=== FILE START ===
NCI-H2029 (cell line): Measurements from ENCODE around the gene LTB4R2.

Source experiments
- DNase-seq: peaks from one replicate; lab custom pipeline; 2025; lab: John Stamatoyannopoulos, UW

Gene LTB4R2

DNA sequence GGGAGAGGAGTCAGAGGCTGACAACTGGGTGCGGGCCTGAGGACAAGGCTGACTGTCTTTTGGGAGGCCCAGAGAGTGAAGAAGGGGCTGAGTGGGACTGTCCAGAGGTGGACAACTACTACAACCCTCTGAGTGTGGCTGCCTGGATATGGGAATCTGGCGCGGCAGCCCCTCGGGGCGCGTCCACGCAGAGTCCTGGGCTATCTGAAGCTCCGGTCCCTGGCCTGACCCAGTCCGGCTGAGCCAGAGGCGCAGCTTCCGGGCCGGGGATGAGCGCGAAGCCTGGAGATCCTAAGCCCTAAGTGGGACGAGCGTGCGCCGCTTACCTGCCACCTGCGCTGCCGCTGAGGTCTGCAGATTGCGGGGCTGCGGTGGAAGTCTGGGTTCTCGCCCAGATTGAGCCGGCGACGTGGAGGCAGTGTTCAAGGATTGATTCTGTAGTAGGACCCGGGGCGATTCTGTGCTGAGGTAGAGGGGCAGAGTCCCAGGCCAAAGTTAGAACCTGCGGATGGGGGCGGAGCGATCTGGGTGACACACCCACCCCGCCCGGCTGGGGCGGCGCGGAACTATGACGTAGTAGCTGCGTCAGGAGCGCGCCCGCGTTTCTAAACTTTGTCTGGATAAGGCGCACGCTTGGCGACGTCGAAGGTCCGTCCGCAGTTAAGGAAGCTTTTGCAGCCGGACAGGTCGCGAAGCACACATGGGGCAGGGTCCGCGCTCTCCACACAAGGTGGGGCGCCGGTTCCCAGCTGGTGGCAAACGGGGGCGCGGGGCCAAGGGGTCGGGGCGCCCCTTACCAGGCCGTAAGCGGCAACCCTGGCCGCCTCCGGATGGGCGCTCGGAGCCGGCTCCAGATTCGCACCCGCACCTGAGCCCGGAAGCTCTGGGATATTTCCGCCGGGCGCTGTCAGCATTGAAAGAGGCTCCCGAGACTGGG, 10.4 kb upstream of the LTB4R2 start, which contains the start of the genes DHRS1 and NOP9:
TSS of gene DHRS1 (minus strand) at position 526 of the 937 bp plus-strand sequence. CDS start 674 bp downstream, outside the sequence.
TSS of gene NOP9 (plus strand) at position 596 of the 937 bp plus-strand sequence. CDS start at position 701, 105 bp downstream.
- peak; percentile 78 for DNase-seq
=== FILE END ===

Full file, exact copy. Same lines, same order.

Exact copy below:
NCI-H2029 (cell line): Measurements from ENCODE around the gene LTB4R2.

Source experiments
- DNase-seq: peaks from one replicate; lab custom pipeline; 2025; lab: John Stamatoyannopoulos, UW

Gene LTB4R2

DNA sequence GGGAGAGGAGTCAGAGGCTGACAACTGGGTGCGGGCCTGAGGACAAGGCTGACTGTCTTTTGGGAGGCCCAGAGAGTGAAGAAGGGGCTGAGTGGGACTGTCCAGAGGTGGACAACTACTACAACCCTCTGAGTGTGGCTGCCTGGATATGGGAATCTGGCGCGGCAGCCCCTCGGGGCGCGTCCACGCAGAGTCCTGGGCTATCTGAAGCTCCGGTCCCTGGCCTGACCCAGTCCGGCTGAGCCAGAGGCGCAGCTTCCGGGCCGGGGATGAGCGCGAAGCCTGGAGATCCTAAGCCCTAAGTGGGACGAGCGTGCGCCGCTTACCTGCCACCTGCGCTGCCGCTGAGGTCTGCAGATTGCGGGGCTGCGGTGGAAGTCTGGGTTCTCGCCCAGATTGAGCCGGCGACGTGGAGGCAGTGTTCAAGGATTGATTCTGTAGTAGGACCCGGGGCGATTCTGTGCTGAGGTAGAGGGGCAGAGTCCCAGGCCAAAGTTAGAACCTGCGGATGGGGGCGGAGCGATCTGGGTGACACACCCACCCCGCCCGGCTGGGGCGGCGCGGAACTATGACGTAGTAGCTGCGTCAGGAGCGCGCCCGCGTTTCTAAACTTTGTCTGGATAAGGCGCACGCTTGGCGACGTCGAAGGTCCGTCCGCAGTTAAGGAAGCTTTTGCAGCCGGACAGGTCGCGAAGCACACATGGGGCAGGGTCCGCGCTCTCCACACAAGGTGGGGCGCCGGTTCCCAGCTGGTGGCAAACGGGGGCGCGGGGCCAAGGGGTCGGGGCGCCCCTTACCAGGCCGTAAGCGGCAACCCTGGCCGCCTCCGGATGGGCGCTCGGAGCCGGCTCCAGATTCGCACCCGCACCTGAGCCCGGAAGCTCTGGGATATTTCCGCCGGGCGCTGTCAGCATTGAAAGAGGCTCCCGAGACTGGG, 10.4 kb upstream of the LTB4R2 start, which contains the start of the genes DHRS1 and NOP9:
TSS of gene DHRS1 (minus strand) at position 526 of the 937 bp plus-strand sequence. CDS start 674 bp downstream, outside the sequence.
TSS of gene NOP9 (plus strand) at position 596 of the 937 bp plus-strand sequence. CDS start at position 701, 105 bp downstream.
- peak; percentile 78 for DNase-seq